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    Security BaselineUse vendor-recommended security baselinesSuch as Microsoft Exchange Server Security Guidelines etc.Define a universal security baseline for all application serversBase your baseline on OS vendor recommendations, such as Windows Server 2003 Security Guide server rolesImplement them as a policyActive Directory Group Policies are an excellent way to manage themUse resulting policy tool to verify if policy applies to hosts as requiredVerification of compliance is an ongoing activity

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    In-House ApplicationsMost enterprises use a number of own, self-developer applications for a number of key business activitiesThose applications rarely meet stringent security design requirementsDeveloper security education is critically importantExisting applications need to be treated as evil until proven to be safe through Threat Modelling

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    Treating Unproven ApplicationsUntil proven to be secure, treat all applications as evilRestrict access only to users on need-to-use basisRestrict remote useIsolate to dedicated application serversRestrict servers through IPSec policies to only allow communication that applications explicitly requireMonitor usage pattern to establish a baseline and raise alarm when patterns varyEnable stringent auditingRequest a formal threat analysis if above restrictions are too severe

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    Developer RelationsFor future in-house and outsourced development, formally request that all new application state their required security policy and comply with baseline policiesDeal with exceptions very carefullyInsist that application is tested under restrictive security conditions before being beta tested or pilotedEstablish an operational point of contact for developer queries

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    Secure Development.NET applications can use a number of new and powerful security techniquesAdvocate that future development should use .NET Framework and its security models where possibleActual development language is not essential as long as the framework is usedOther middleware environments may require you to integrate their security subsystems into OS, Host and Network security more manuallySometimes this is a significant weakness

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    Recommended .NET Security Mechanisms.NET Code Access Security.NET EvidenceUsing digital signatures, developers create cryptographically strong IDs for their applicationsYou can use those Strong Names (SNs) for creating policies that allow or disallow whole classes of applications from runningYou control associated policies.NET Isolated StorageA new feature allowing applications to create a virtual file system in a manner that is more resistant to cross-application attacks

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    Defending Hosts

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    OS HardeningUse most up-to-date security patches and service packsWindows XP SP2Windows Firewall with application-specific settingsAttachment Execution protectionPop-up BlockerMemory Protection (only some CPUs)RPC/DCOM ImprovementsMay cause compatibility problems with legacy applications, so you may need to bypass or amend this featureApply your policy-based security baseline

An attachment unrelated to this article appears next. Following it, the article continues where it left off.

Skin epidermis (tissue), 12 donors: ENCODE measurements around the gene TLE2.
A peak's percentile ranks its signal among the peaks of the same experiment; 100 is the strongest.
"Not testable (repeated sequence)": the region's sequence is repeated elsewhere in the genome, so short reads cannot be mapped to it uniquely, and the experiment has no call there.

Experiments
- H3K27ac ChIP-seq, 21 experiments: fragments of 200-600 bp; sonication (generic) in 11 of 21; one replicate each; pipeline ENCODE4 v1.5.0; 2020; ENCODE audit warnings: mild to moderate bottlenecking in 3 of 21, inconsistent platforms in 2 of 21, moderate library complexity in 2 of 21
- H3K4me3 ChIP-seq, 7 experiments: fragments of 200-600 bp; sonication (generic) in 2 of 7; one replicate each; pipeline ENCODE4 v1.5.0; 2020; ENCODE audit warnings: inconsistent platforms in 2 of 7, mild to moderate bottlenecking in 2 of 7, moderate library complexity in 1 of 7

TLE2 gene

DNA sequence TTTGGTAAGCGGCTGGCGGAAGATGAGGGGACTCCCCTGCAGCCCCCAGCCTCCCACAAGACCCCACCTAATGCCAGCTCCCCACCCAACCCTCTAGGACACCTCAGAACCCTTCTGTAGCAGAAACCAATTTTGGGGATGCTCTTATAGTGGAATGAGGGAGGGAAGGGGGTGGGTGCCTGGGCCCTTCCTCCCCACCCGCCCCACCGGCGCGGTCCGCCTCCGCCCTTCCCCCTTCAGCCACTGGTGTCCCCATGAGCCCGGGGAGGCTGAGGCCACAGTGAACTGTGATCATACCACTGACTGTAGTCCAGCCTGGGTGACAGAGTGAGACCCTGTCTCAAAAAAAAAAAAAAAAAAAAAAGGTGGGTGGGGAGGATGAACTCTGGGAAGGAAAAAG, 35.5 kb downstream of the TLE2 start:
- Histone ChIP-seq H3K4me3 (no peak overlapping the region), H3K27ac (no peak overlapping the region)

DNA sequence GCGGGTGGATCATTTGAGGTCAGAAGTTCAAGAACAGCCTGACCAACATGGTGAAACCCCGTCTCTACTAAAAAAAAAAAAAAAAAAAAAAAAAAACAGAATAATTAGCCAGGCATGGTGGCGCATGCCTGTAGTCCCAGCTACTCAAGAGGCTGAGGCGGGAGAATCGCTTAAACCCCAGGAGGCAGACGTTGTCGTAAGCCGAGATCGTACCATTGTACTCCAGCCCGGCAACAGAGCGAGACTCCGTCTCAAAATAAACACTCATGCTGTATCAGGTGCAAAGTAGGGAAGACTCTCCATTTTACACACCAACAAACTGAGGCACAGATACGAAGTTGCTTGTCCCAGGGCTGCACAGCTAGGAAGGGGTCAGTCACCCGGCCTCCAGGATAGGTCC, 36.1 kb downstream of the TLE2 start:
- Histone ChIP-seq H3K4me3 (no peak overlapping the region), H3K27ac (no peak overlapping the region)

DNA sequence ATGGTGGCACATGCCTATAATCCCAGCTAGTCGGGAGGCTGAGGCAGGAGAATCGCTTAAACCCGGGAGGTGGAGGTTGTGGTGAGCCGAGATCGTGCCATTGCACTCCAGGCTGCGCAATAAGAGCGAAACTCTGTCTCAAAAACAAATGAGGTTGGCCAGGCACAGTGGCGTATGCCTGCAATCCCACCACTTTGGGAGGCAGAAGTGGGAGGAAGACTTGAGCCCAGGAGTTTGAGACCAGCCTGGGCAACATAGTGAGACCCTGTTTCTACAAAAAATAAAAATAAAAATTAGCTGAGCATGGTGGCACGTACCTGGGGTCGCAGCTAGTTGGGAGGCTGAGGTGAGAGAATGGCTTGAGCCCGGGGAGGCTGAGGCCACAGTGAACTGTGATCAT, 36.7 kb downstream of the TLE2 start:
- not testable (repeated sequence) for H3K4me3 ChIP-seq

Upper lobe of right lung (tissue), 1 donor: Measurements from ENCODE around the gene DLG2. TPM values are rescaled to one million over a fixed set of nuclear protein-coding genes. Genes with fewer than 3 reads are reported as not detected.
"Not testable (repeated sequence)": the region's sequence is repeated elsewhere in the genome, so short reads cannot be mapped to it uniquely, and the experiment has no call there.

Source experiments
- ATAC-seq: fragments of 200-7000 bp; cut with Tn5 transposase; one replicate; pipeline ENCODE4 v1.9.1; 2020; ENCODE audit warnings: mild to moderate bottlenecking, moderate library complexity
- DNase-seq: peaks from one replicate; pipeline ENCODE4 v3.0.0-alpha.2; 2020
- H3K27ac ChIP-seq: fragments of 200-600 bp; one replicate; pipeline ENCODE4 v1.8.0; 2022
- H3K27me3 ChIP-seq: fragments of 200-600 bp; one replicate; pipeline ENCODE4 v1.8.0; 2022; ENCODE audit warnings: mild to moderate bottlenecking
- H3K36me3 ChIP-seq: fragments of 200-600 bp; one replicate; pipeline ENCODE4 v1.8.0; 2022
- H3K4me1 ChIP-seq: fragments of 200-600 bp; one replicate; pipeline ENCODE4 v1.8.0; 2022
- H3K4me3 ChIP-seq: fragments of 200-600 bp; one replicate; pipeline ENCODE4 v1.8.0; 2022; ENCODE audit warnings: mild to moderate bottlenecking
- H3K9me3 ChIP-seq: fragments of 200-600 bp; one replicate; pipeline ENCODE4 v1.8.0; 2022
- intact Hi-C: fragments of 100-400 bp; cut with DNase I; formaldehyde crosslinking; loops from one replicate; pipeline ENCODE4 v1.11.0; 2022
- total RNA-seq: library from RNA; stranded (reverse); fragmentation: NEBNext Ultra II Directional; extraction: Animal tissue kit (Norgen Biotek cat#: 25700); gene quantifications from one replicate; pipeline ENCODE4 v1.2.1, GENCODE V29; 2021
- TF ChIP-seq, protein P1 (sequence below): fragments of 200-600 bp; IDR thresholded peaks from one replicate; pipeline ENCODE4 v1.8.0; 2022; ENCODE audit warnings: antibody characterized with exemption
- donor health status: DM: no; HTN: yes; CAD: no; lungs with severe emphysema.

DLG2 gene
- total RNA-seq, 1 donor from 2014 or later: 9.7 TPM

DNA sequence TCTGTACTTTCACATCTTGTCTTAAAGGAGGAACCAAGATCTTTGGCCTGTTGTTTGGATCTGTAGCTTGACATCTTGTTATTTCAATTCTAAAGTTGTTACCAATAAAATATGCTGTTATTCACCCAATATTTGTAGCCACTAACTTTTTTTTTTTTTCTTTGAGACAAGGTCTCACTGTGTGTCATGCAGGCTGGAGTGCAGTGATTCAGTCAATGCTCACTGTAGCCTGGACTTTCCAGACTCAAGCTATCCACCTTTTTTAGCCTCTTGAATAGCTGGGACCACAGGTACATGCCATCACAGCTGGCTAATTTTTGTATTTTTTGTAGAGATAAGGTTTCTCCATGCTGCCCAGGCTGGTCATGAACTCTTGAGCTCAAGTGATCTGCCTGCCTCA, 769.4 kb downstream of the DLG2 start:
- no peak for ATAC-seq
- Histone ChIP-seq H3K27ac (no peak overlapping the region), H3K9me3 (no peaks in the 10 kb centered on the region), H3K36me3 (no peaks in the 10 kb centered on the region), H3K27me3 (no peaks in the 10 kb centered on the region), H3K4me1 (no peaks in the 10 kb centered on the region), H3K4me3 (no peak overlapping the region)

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    Patch ManagementApproaches:SMS (System Management Server)Do-it-yourself, time-consuming but most flexibleSoftware Update ServicesYoure in control, but only for Windows OSWindows UpdateLittle enterprise control, only Windows OS, most pervasiveApplication-vendorInstallshield Update, HP Software Update and many othersUse tools, such as MBSA, to discover missing patchesMicrosoft Baseline Security Analyser

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    Virus ProtectionDefence in-DepthOn clientsOn serversOn firewallsEnsure full compliance, especially with signature update serviceConsider dual-vendor approach:Major system on hostsSecondary system from a different vendor on firewalls and communication servers (email etc.)

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    Attachment Execution#1 of Social Engineering attacks (so called Layer 8 Vulnerabilities)Education is main defenceNewer software can handle attachments in a protected, safer mannerOutlook 2003XP SP2Extends to 3rd party applicationsControl via GPOs

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    Spyware (Malware) Protection90% machines have malicious software, on average 28 separate spyware programs (report by Earthlink & Webroot)ZombiesNetwork bandwidth and CPU degradationCommercial secrets leakedPrivacy destroyedBest practice:SpyBot Search and Destroy (www.spybot.info)Microsoft AntiSpyware (in beta)AdAware

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    Traffic FilteringIn addition to network firewalls, consider enabling incoming and outgoing traffic filtering on each hostDefence in-depthApplication and user-specificOnly enable protocols and ports required by applications running on the hostXP SP2 helps in this on workstationsIPSec rulesets are a great tool for this

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    Defending Network

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    Many PerimetersExternal Network EdgeBetween you and internet etc.DMZ De-militarized ZoneBetween network edge and all protected resourcesOnly minimal protection possibleDefault Security ZoneThe traditional LANHigh Security ZoneNetwork inside networkFor key assetsPerimeter (Edge) of IsolationAssets physically not connected to networksUseful for some key as